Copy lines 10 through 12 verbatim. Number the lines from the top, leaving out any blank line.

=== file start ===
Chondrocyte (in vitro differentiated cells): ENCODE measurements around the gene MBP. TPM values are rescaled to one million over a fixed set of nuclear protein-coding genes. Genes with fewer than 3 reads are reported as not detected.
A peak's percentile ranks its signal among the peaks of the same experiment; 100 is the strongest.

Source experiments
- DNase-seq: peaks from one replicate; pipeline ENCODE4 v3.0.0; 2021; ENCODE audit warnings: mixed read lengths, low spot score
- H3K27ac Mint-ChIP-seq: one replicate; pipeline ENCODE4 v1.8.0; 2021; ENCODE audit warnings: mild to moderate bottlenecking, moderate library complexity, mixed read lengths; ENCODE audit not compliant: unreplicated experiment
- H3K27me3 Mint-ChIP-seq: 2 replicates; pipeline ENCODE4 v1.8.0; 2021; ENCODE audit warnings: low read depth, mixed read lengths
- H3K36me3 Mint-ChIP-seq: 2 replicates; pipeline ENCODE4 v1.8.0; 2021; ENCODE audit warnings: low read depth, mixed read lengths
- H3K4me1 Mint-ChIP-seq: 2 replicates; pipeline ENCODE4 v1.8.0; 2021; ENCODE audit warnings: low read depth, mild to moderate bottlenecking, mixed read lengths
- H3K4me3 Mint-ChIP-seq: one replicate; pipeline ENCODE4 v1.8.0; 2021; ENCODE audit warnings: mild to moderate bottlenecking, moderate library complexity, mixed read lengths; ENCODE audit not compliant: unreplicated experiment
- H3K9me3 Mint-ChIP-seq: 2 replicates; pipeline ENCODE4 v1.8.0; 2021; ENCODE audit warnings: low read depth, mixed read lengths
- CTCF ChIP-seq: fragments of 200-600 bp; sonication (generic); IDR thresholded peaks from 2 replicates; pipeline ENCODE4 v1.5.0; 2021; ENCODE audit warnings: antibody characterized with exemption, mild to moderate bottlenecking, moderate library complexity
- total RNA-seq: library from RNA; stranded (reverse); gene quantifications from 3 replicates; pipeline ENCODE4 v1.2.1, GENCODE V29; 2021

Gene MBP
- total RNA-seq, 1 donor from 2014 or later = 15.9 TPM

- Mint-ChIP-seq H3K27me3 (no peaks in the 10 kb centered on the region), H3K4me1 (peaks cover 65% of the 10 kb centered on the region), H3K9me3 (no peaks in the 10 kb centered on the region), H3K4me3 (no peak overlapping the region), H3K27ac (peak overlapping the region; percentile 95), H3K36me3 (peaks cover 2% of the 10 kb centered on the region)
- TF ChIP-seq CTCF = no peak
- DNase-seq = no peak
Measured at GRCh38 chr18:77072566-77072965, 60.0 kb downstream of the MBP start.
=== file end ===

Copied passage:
- H3K9me3 Mint-ChIP-seq: 2 replicates; pipeline ENCODE4 v1.8.0; 2021; ENCODE audit warnings: low read depth, mixed read lengths
- CTCF ChIP-seq: fragments of 200-600 bp; sonication (generic); IDR thresholded peaks from 2 replicates; pipeline ENCODE4 v1.5.0; 2021; ENCODE audit warnings: antibody characterized with exemption, mild to moderate bottlenecking, moderate library complexity
- total RNA-seq: library from RNA; stranded (reverse); gene quantifications from 3 replicates; pipeline ENCODE4 v1.2.1, GENCODE V29; 2021